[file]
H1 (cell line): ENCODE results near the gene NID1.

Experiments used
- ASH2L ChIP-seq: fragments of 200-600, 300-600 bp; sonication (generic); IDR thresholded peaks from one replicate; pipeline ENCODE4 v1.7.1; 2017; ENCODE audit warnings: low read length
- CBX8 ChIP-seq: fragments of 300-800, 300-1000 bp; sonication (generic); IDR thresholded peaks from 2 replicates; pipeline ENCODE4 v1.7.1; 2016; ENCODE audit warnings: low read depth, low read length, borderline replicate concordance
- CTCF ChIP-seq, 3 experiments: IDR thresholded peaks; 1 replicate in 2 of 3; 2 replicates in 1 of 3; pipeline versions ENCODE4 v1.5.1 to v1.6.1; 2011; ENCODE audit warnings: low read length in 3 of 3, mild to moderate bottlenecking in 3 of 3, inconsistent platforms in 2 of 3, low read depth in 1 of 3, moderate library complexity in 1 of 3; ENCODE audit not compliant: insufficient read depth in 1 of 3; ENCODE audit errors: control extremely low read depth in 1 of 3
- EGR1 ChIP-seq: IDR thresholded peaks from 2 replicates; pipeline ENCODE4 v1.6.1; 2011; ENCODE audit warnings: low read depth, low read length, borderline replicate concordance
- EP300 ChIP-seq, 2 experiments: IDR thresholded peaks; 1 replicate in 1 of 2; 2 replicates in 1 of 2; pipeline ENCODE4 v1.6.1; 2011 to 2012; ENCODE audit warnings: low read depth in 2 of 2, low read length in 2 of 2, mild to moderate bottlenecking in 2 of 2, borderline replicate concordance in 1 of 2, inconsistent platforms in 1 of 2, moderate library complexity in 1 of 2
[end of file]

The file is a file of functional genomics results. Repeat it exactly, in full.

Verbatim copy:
H1 (cell line): ENCODE results near the gene NID1.

Experiments used
- ASH2L ChIP-seq: fragments of 200-600, 300-600 bp; sonication (generic); IDR thresholded peaks from one replicate; pipeline ENCODE4 v1.7.1; 2017; ENCODE audit warnings: low read length
- CBX8 ChIP-seq: fragments of 300-800, 300-1000 bp; sonication (generic); IDR thresholded peaks from 2 replicates; pipeline ENCODE4 v1.7.1; 2016; ENCODE audit warnings: low read depth, low read length, borderline replicate concordance
- CTCF ChIP-seq, 3 experiments: IDR thresholded peaks; 1 replicate in 2 of 3; 2 replicates in 1 of 3; pipeline versions ENCODE4 v1.5.1 to v1.6.1; 2011; ENCODE audit warnings: low read length in 3 of 3, mild to moderate bottlenecking in 3 of 3, inconsistent platforms in 2 of 3, low read depth in 1 of 3, moderate library complexity in 1 of 3; ENCODE audit not compliant: insufficient read depth in 1 of 3; ENCODE audit errors: control extremely low read depth in 1 of 3
- EGR1 ChIP-seq: IDR thresholded peaks from 2 replicates; pipeline ENCODE4 v1.6.1; 2011; ENCODE audit warnings: low read depth, low read length, borderline replicate concordance
- EP300 ChIP-seq, 2 experiments: IDR thresholded peaks; 1 replicate in 1 of 2; 2 replicates in 1 of 2; pipeline ENCODE4 v1.6.1; 2011 to 2012; ENCODE audit warnings: low read depth in 2 of 2, low read length in 2 of 2, mild to moderate bottlenecking in 2 of 2, borderline replicate concordance in 1 of 2, inconsistent platforms in 1 of 2, moderate library complexity in 1 of 2